3. General meeting to consider the Proposal – What needs to happen next is that the Owners Corporation needs to consider the Proposal in a general meeting. The strata committee should arrange this (if it sees it as appropriate). Otherwise, an owner can make a qualified request for the general meeting in the ordinary course. If the Proposal is resolved (by way of a general resolution), the Renewal Committee will need to be formed to push ahead the Proposal. If the Proposal is not resolved, it will lapse. From experience, we recommend the motions for this general meeting to be drafted by us as they will need to be worded very carefully –they will set the structure and parameters of the renewal committee.
4. Renewal Committee – The renewal committee will prepare the Strata Renewal Plan. The content of this Strata Renewal Plan is covered by the Office of Registrar General – which can be accessed here. The default appointment of the Renewal Committee is one (1) year. This can be extended by way of a special resolution of the Owners Corporation.
5. General meeting to consider the Plan – To pushforward, a special resolution is required in order to make a formal submission of the Plan to the lot owners for their consideration. Alternatively, the Owners Corporation can resolve by way of a general resolution to revert the Plan back to the Renewal Committee for amendments.
6. Support Notice – Once the Plan is formally submitted to the Owners, they will have at least 60 days to consider it and seek independent advice (eg: legal and financial advice etc). From experience, the Renewal Committee can obtain general accounting, tax and legal advice to assist the lot owners in that regard). We of course can do the legal advice part.75% of the lots need to support the plan before it can proceed.
7. Registrar General NSW – Once the required level of support is obtained, notification is required to the Registrar General NSW, who will then make the appropriate recordings on the title.
8. General meeting to apply for Court Orders – The Owners Corporation effectively will need to apply to the Land and Environment Court to approve the Strata Renewal Plan before it can be carried out(presuming there are still dissenting owners at this last stage). The Court Orders will be necessary to deal with the dissenting owners (eg. compulsory appointment of a registered trustee to act for the dissenting owners to comply, sign documents etc – the matter of Application by the Owners – Strata Plan No 61299 (No 2)  NSWLEC 154 is the case in point). The decision to apply for the Court Order can be resolved by way of a general resolution. The catch is, if this motion for a general resolution fails, the entire process will collapse. So, the motions need to be drafted and planned carefully.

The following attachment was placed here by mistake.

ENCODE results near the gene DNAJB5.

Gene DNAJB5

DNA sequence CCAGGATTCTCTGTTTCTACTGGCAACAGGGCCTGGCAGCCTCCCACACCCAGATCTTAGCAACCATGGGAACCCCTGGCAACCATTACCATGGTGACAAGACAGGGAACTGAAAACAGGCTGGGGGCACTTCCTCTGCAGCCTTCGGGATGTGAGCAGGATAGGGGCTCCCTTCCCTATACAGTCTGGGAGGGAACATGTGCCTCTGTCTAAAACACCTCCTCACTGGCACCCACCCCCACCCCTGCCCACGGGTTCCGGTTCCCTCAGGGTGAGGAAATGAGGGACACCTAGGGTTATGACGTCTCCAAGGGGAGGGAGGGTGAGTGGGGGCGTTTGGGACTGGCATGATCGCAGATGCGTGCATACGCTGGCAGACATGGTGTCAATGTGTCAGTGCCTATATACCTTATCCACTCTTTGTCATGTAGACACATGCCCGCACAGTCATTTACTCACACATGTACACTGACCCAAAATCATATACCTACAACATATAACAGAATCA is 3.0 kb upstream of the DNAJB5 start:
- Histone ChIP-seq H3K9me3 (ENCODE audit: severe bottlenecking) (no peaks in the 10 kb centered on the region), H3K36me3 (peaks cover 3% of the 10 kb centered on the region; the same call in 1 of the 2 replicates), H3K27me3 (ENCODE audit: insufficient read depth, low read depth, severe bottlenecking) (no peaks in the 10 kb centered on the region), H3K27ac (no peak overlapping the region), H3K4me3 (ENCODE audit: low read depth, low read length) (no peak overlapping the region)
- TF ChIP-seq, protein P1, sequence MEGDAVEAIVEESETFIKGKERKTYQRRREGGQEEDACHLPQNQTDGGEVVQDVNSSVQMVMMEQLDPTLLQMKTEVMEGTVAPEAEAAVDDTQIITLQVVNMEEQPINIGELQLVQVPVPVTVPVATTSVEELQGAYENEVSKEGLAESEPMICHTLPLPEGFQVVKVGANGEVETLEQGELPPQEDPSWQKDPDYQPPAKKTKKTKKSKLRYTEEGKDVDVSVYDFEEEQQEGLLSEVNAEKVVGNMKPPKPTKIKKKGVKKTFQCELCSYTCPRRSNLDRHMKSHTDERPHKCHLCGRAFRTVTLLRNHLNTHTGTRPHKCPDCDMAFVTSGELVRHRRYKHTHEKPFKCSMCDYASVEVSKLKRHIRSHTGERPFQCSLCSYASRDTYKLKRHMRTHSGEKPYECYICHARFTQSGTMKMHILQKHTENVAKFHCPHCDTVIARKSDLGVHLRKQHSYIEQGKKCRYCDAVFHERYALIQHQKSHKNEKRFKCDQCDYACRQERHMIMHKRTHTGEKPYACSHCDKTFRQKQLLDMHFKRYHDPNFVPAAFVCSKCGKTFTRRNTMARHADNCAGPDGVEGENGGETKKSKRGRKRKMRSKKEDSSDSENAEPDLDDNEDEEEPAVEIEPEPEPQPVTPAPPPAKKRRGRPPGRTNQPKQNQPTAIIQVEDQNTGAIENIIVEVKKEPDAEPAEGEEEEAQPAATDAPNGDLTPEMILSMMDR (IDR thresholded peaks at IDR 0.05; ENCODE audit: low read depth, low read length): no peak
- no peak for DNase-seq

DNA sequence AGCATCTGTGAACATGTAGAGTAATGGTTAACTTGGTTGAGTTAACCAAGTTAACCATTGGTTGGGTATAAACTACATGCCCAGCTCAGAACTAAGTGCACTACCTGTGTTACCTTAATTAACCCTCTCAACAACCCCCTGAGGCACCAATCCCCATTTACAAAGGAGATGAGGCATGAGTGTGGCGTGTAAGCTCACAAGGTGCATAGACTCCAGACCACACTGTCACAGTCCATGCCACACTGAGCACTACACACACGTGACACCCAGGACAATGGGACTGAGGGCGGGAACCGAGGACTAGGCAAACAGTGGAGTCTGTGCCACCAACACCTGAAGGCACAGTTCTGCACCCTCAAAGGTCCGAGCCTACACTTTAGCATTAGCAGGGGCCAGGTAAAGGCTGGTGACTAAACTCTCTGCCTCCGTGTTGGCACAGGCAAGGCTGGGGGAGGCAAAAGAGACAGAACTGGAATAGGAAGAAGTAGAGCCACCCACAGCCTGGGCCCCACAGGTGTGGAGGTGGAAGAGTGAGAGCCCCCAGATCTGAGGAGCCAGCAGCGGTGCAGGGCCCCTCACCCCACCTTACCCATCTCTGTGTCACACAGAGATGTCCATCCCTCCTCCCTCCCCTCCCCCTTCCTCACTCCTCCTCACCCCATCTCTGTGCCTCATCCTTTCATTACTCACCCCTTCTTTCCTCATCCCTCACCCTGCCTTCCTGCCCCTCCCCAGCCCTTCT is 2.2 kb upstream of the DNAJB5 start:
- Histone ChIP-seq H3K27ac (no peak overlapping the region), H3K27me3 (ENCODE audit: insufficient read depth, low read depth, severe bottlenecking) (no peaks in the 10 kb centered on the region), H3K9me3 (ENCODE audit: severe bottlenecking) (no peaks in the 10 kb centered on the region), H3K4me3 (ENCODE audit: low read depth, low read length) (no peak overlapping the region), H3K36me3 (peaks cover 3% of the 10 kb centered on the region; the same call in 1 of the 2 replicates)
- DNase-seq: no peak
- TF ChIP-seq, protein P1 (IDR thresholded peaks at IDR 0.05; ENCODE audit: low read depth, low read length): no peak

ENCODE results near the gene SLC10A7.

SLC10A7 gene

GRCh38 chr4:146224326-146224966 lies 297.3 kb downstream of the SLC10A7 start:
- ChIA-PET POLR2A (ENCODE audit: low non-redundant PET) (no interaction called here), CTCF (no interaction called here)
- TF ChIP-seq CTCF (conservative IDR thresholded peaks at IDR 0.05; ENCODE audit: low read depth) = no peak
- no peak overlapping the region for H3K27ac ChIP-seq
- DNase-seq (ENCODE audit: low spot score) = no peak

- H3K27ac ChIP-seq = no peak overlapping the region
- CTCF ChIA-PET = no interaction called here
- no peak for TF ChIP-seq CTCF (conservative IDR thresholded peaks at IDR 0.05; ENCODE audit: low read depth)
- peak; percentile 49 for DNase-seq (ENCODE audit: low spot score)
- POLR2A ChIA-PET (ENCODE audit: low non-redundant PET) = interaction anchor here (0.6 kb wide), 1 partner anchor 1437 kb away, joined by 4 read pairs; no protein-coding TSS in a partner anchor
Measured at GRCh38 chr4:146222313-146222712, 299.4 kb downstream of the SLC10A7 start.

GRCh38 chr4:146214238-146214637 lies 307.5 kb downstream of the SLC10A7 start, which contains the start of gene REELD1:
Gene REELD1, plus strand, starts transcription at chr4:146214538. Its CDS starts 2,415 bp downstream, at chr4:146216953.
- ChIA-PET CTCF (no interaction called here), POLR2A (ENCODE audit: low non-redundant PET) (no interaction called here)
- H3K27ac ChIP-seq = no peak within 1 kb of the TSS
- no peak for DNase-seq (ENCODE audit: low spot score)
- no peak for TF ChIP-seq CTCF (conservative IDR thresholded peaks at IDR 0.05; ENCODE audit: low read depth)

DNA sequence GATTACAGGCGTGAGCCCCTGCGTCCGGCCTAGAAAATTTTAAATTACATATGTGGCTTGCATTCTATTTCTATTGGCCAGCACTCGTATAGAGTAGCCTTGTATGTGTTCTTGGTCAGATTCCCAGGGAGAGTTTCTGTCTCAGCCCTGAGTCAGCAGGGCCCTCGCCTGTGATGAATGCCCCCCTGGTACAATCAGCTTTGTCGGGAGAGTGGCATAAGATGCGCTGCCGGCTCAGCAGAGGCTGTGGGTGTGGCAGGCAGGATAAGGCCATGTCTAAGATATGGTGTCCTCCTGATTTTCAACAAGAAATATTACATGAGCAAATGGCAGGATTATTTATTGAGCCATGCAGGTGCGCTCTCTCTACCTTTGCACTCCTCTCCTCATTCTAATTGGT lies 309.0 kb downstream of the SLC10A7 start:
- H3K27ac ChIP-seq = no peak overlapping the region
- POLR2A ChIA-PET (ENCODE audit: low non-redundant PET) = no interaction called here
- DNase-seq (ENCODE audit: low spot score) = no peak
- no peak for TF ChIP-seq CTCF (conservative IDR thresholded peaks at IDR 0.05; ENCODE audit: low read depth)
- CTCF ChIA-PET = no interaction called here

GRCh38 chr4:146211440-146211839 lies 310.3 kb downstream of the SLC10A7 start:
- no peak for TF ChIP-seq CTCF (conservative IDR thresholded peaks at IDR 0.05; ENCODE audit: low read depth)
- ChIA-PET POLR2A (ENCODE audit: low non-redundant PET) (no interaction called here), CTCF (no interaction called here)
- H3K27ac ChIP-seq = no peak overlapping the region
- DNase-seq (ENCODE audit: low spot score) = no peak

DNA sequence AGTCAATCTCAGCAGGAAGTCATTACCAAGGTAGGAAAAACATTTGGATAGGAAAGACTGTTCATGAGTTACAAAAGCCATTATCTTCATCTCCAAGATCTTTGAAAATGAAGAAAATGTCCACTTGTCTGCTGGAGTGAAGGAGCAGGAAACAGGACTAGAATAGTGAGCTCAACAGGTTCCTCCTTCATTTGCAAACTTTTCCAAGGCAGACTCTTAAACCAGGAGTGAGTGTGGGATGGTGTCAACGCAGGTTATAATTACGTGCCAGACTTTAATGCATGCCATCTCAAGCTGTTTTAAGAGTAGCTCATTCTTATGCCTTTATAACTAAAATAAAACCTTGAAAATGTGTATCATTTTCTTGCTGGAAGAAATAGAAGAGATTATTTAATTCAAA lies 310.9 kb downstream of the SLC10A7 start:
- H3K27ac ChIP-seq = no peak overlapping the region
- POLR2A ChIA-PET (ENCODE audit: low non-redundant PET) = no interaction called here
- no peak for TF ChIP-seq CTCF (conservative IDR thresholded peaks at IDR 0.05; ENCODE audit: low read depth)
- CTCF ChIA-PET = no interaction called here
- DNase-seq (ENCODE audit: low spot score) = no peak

Strata collective sale
If renewal, upgrade and redevelopment works are not feasible, the building can be collectively sold. Most of these actions are done so by agreement also, ie, by unanimous consent. If an owner or owners do not agree to a collective sale proposal, they can also follow the same Part 10 statutory process. There are some differences in terms of the information required (eg: the Proposal, the Strata Renewal Plan, the sales price / compensation amount to each lot owner for the saleetc). However, the key processes are the same.
Hope this helps!
Please contact our Property/Strata law team at Matthews Folbigg Lawyers on 9635 7966 if you would like advice or assistance.
DISCLAIMER: This article is provided to readers for their general information and on a complimentary basis. It contains a brief summary only and should not be relied upon or used as a definitive or complete statement of the relevant law. Liability limited by a scheme approved under Professional Standards Legislation.